One of the things we were very excited about trying once we move to Japan were
and the kind of lifestyle where you get to eat the veggies you grow. ideally, organic.
Before moving to Bangkok, I had lived most of my life in the developed area of the world, where, the safety of the food was a given. I had never taken the whole organic food thing too seriously. Food poisoning was something that happens only when you rot your food by yourself, and accidentally eat it. NOT something caused by someone else, who you pay to get food from.
But living in Bangkok changed all that reality and my laid-back attitude about food.
What I didn’t know was that Fresh and safely grown(&handled) vegetables are SCARSE and EXPENSIVE.
You never know what you’re putting in your mouth, where it’s been, whether the last person who touched it has washed his/her hands, or if somebody sneezed on it, or dropped it and put it back(it happens) or, did the restaurant care enough to buy veggies from a quality hygienic farm? this lettuce looks like something I saw on the shelf in MACRO..(a cheap wholesale grocery outlet) and the freak-out goes on.
I mean, the standard of hygienic conduct can vary between countries.
Living in Thailand proved to me that I happen to have a very low immunity to bacteria. Not that I only ate the street food or anything. I mostly cooked my food and ate at the expats’ go-to restaurants because of my newly sensitive stomach. But even that, I got food poisoning quite frequently. like, more than 10 times a year. (and before Thailand, I only had 1 major one in Taiwan, and that was it. )
This led me to start appreciating the “safe” food a lot. and nothing can be more safe than the food you grow in front of you.
Sorry for the long intro. but that’s how we started digging the idea of the whole organic farming thing.
Back in thailand, we lived in a condo and the only “farm” we had was these avocado trees in the balcony.
Moving to Japan was our chance to make the healthy life-style we were obsessing about into the reality.
Luckily, we had a former little farm area near our house, which had been abandoned for about 15 years.
Aside from avocados, we both have zero experience in growing any kind of veggies.
In April, the stores started selling young vegetable transplants. Hyped up, we immediately bought a bunch of them.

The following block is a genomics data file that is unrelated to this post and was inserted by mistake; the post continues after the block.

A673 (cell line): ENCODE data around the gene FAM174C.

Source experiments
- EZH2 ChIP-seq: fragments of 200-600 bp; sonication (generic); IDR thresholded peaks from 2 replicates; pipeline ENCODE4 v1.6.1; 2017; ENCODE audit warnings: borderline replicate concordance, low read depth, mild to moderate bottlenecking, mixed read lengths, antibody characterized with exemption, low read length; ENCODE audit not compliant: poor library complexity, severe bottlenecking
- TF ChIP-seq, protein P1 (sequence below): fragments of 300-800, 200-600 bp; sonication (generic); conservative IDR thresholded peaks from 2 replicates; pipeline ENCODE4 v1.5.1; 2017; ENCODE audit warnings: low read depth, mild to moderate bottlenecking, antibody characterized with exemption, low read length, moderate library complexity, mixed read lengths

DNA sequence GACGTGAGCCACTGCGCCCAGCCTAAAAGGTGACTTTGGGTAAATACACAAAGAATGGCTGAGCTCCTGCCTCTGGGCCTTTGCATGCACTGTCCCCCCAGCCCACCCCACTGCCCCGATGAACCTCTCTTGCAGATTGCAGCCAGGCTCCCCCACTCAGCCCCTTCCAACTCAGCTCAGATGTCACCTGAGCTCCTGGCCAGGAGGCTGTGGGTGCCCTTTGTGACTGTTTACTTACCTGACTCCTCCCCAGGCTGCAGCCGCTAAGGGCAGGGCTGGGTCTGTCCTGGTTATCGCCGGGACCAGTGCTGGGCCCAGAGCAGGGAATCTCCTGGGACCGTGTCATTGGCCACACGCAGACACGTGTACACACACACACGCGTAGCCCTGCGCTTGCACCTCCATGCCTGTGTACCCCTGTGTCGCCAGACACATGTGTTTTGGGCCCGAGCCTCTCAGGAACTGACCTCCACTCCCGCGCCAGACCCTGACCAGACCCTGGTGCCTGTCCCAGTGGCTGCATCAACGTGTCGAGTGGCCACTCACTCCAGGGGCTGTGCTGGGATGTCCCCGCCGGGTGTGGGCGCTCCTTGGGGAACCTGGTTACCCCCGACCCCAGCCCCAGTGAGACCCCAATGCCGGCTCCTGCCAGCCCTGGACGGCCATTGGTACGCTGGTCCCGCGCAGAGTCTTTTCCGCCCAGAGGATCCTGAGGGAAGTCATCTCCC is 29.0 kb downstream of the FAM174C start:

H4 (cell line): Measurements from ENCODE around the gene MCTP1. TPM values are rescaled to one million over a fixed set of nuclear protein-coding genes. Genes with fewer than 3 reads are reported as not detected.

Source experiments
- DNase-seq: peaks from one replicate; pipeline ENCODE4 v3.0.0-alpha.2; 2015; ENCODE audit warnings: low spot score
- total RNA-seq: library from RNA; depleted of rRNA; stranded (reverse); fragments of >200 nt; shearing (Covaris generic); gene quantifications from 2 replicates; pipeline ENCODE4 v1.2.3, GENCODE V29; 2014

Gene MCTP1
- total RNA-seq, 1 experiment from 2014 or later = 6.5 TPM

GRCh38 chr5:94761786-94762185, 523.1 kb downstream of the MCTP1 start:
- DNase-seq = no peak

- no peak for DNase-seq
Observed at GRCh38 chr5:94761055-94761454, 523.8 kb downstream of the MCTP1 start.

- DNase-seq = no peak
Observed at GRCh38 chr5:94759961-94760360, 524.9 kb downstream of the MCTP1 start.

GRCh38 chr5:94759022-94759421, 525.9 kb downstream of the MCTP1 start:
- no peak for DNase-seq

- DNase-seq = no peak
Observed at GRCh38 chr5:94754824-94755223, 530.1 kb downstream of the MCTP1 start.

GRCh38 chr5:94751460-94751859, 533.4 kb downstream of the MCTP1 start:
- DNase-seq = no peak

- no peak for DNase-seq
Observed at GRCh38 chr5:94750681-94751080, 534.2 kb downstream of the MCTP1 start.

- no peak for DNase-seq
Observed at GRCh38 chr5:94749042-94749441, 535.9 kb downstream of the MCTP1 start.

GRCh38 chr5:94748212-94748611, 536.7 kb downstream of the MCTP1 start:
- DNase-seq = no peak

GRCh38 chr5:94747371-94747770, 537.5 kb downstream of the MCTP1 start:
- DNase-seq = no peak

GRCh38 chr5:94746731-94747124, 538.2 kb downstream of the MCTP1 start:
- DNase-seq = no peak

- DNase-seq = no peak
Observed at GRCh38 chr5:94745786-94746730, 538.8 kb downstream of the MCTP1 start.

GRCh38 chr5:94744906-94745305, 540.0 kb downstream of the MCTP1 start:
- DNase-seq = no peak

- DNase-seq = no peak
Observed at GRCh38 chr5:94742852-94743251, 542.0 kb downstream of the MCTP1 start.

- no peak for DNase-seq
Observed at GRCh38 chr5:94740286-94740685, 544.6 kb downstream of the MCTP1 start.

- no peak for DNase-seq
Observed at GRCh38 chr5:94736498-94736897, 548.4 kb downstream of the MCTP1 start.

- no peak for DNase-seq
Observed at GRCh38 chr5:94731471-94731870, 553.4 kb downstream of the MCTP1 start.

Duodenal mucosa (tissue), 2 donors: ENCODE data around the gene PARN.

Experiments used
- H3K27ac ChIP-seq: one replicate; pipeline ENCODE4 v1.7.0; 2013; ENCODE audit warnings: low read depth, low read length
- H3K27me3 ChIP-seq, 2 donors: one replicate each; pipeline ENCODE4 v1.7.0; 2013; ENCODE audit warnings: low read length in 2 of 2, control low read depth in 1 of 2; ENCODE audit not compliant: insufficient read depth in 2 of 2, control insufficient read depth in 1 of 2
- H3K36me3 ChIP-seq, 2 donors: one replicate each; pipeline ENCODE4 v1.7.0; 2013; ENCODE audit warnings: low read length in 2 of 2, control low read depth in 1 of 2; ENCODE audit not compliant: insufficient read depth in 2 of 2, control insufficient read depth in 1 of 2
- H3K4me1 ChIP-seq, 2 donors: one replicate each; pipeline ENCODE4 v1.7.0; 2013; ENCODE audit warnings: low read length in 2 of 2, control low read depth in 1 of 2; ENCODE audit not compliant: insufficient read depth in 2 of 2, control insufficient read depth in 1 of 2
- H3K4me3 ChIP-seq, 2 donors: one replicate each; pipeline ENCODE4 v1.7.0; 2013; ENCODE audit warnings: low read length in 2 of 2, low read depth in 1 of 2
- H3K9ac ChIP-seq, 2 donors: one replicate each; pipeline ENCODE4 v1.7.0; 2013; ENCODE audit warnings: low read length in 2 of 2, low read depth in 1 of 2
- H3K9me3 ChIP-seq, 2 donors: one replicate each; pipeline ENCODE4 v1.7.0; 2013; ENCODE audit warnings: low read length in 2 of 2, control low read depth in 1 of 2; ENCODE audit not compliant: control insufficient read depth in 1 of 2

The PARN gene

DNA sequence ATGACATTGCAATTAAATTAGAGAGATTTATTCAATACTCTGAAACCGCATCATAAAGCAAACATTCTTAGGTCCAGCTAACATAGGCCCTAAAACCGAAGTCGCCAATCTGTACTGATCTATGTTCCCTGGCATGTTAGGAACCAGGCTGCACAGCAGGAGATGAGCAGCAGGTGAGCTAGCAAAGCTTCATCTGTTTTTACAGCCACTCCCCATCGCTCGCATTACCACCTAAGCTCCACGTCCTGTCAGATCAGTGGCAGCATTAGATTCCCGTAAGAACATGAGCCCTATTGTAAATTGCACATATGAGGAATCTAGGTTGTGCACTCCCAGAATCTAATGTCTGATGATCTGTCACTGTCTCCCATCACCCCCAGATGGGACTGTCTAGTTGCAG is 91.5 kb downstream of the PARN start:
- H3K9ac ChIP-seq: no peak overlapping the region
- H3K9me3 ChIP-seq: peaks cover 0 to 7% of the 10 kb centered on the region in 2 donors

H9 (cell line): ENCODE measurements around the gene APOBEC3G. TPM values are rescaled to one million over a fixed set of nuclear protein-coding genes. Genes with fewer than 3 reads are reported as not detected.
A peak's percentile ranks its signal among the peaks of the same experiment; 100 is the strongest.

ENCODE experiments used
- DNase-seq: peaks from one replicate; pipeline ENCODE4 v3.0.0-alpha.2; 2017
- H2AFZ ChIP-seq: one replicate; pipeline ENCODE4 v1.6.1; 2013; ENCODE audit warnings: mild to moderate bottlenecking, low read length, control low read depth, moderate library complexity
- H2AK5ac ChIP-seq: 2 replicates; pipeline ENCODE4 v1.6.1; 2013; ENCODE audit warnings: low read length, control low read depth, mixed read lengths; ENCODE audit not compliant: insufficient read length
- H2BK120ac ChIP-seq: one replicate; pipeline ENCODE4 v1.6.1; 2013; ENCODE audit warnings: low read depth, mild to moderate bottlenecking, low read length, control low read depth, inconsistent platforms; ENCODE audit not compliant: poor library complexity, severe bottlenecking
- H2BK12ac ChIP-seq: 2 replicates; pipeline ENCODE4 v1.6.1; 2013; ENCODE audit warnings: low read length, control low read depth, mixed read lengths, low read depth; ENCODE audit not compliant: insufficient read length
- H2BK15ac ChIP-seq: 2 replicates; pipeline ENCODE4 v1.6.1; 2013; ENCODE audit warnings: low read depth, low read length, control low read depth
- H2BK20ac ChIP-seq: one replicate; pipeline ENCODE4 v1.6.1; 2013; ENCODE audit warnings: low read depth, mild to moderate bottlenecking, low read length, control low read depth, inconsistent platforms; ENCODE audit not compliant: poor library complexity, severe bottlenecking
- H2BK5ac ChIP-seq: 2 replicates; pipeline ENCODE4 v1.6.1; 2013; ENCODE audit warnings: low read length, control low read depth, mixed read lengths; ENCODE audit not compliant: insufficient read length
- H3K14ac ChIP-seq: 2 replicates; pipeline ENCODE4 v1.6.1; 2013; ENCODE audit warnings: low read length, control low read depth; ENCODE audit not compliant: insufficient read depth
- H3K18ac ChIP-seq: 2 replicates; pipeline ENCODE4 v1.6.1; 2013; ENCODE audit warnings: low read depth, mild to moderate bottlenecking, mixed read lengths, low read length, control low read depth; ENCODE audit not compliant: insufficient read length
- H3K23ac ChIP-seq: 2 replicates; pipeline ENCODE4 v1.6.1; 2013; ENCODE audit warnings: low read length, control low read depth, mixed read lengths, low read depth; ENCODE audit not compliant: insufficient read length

What we didn’t know was that we actually had to prepare the soil before, and it takes 2 weeks.
On a sunny day at the end of April, we started tilling the abandoned land (a former farm) of 15 years.
The soil was super hard and covered in overgrown weeds and weird bugs.
We did not have any tillers. So we used this ancient looking farming equipment from my grandfather.
Under the soil there were some super thick roots spread around the whole area, resembling the monster from the Stranger Things season 2 (the spider looking one).
This process really made me think of buying one of those electric tillers. it cost over 100K yen so it’s a bitch much for a hobby that we are just trying for the first time. – –
But all rational reasons not to buy them aside, it’s a wonderful invention. The digging was not fun.
After much digging and pulling out the weeds and tilling the soil, my hand was ruined.
These vegetables will literally grow on my blood, sweat and tears. 😛
Once the soil got soft and weed-free, we spread lime.(The white powder)
The purpose of this is to increase the pH level of the acidic soil.
I never knew the vegetable likes alkalic soil.
Japan’s soil is acidic due to its acidic rain from the broken ozone layers.
But since seeing the weeds growing strongly in these abandoned acidic mess,
vegetables are high-maintenance ones for sure.
We waited one day to mix the powder into the soil.
Lime takes 1 week to settle into the soil.
(There is a thing to test the pH level of the soil. But we skipped it this time due to us being lazy. But we might do it next time if we fail this time.)
Then we have to mix in the fertilizer.
We need to do this process separately from the lime because of some chemical reaction they might cause when they are done together, which is bad for the quality of the soil.
＊＊However there are some types of lime which can be put at the same time as the fertilizer. such as the magnesium lime we used for the second block of farm we prepared days after (pictured below)
We used 2 types of fertilizer. The one for the multi-purpose, and cow poop. and also some random one I found in my familys’ garage.
We waited another week for the fertilizer to settle.
Meanwhile the transplants kept growing madly.
Some even had flowers.
But we waited patiently.
Almost 3 weeks after purchasing the transplants, we planted them.
Transplants : 1 of each
- Small pumpkin
- Regular pumpkin
- Golden egg squash
- Round de Nice Zucchini
- Green peas
- Bitter gourd
- Grape tomatoes
- Regular Tomatoes
- Bell pepper
- 2 kinds of peppers
- 2 kinds of watermelon
- Daikon leaves
- Cosmos flower
This is the overview of our little farm
We planted the watermelon in the soil fertilized with the cow poop, since we heard watermelon is the most difficult one and that cow poop is super good.
This block also has veggies that grow without the plastic cover such as celery, asparagus and the weeds to grow on the soil.
All the others are planted under the black plastic cover to keep the soil temperature, retain water and preventing weeds.
Lastly we put a pole next to each plants and fixed the plant with a string in order to protect its body from strong winds.
We will keep posting the updates of our first farming experience in Japan.
Until soon & stay tuned 🙂